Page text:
Scientists searching for a therapy to stop idiopathic pulmonary fibrosis found a new molecular target that slows or stops the illness in preclinical laboratory tests.
A research team at Cincinnati Children’s Hospital Medical Center reports its data in the journal Cell Reports. It found that a gene called FOXF1 inhibits the IPF disease process, which includes extensive scarring in lung connective tissues, hyperproduction of harmful cells called myofibroblasts and excessive lung inflammation.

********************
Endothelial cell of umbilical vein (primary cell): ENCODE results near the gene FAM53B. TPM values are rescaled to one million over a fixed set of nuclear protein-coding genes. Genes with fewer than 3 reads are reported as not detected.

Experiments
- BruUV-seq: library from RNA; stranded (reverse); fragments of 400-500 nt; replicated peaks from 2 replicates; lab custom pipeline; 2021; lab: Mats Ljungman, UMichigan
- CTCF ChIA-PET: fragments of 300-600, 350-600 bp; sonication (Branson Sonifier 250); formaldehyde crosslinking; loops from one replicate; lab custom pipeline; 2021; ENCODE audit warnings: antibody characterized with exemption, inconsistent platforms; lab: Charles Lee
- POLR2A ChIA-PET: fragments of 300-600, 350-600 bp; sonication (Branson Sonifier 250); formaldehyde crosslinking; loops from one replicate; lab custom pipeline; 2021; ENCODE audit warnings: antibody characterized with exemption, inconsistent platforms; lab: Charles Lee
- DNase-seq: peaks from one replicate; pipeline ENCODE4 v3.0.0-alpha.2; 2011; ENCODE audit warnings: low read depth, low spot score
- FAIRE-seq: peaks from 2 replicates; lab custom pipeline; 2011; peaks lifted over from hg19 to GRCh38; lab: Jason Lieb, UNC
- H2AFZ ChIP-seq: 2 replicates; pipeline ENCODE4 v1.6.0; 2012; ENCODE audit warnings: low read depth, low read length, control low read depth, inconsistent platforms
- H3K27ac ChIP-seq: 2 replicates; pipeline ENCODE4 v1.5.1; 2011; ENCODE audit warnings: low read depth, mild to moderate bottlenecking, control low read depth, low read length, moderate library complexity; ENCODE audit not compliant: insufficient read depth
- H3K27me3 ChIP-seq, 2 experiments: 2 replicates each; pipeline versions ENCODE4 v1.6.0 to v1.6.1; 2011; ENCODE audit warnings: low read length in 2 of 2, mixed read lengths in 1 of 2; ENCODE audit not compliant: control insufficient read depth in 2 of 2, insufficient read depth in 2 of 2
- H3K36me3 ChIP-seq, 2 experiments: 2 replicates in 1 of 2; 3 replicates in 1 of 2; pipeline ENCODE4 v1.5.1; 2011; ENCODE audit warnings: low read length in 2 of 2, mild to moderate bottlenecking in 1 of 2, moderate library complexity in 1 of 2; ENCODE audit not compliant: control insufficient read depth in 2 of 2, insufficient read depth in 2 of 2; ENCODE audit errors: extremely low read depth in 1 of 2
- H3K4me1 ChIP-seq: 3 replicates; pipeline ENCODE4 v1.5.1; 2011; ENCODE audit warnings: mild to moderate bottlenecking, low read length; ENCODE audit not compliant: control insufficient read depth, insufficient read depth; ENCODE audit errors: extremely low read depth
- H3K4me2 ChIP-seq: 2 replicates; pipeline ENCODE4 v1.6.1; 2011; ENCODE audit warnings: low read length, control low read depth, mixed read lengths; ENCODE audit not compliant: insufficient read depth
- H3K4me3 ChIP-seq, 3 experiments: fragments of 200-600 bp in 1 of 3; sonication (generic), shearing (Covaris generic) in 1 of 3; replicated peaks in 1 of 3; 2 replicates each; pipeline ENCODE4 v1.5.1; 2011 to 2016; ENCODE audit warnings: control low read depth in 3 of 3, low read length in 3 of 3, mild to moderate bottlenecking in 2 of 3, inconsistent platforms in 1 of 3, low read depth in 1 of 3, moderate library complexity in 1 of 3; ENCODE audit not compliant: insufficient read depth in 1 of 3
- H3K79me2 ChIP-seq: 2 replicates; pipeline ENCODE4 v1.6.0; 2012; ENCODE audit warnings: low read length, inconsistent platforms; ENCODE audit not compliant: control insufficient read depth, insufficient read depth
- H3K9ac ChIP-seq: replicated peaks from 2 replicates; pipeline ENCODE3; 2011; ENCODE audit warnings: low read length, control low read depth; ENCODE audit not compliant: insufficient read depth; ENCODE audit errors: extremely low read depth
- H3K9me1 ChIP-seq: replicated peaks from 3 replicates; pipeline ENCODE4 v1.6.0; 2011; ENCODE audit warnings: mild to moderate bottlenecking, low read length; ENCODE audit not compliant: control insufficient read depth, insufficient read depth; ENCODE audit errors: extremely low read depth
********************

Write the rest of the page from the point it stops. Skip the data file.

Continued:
Their data show human lungs from IPF patients and mouse models of IPF lack FOXF1 in myofibroblasts. But cells lacking FOXF1 also exhibit overexpression of a related gene called FOXM1, which drives lung scarring and inflammation.